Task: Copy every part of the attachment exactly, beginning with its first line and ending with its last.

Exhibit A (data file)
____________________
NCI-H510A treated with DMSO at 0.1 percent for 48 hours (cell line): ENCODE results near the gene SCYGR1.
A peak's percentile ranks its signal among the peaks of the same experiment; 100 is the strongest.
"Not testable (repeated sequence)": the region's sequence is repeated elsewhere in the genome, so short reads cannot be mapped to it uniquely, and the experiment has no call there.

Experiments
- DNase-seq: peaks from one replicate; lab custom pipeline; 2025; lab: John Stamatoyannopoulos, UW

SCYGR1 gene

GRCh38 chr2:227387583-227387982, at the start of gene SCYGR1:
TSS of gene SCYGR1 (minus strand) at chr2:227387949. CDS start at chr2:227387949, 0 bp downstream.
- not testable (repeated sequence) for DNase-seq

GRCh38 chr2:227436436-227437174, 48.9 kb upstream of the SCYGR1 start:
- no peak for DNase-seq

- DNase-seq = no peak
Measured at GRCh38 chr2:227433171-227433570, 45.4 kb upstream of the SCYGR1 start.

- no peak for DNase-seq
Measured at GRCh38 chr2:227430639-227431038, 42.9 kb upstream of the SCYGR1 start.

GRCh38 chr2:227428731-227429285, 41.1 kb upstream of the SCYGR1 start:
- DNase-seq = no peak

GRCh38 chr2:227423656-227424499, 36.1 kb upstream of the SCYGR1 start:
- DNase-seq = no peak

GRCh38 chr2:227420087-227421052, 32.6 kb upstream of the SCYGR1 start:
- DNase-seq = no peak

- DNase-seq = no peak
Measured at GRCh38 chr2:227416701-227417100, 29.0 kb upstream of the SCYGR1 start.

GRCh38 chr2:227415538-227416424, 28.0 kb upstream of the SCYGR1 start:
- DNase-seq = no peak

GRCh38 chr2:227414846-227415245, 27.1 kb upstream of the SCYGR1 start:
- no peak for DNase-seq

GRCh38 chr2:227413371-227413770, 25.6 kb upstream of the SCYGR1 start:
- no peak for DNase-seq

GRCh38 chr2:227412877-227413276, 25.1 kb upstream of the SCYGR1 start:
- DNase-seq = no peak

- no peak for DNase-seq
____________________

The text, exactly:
NCI-H510A treated with DMSO at 0.1 percent for 48 hours (cell line): ENCODE results near the gene SCYGR1.
A peak's percentile ranks its signal among the peaks of the same experiment; 100 is the strongest.
"Not testable (repeated sequence)": the region's sequence is repeated elsewhere in the genome, so short reads cannot be mapped to it uniquely, and the experiment has no call there.

Experiments
- DNase-seq: peaks from one replicate; lab custom pipeline; 2025; lab: John Stamatoyannopoulos, UW

SCYGR1 gene

GRCh38 chr2:227387583-227387982, at the start of gene SCYGR1:
TSS of gene SCYGR1 (minus strand) at chr2:227387949. CDS start at chr2:227387949, 0 bp downstream.
- not testable (repeated sequence) for DNase-seq

GRCh38 chr2:227436436-227437174, 48.9 kb upstream of the SCYGR1 start:
- no peak for DNase-seq

- DNase-seq = no peak
Measured at GRCh38 chr2:227433171-227433570, 45.4 kb upstream of the SCYGR1 start.

- no peak for DNase-seq
Measured at GRCh38 chr2:227430639-227431038, 42.9 kb upstream of the SCYGR1 start.

GRCh38 chr2:227428731-227429285, 41.1 kb upstream of the SCYGR1 start:
- DNase-seq = no peak

GRCh38 chr2:227423656-227424499, 36.1 kb upstream of the SCYGR1 start:
- DNase-seq = no peak

GRCh38 chr2:227420087-227421052, 32.6 kb upstream of the SCYGR1 start:
- DNase-seq = no peak

- DNase-seq = no peak
Measured at GRCh38 chr2:227416701-227417100, 29.0 kb upstream of the SCYGR1 start.

GRCh38 chr2:227415538-227416424, 28.0 kb upstream of the SCYGR1 start:
- DNase-seq = no peak

GRCh38 chr2:227414846-227415245, 27.1 kb upstream of the SCYGR1 start:
- no peak for DNase-seq

GRCh38 chr2:227413371-227413770, 25.6 kb upstream of the SCYGR1 start:
- no peak for DNase-seq

GRCh38 chr2:227412877-227413276, 25.1 kb upstream of the SCYGR1 start:
- DNase-seq = no peak

- no peak for DNase-seq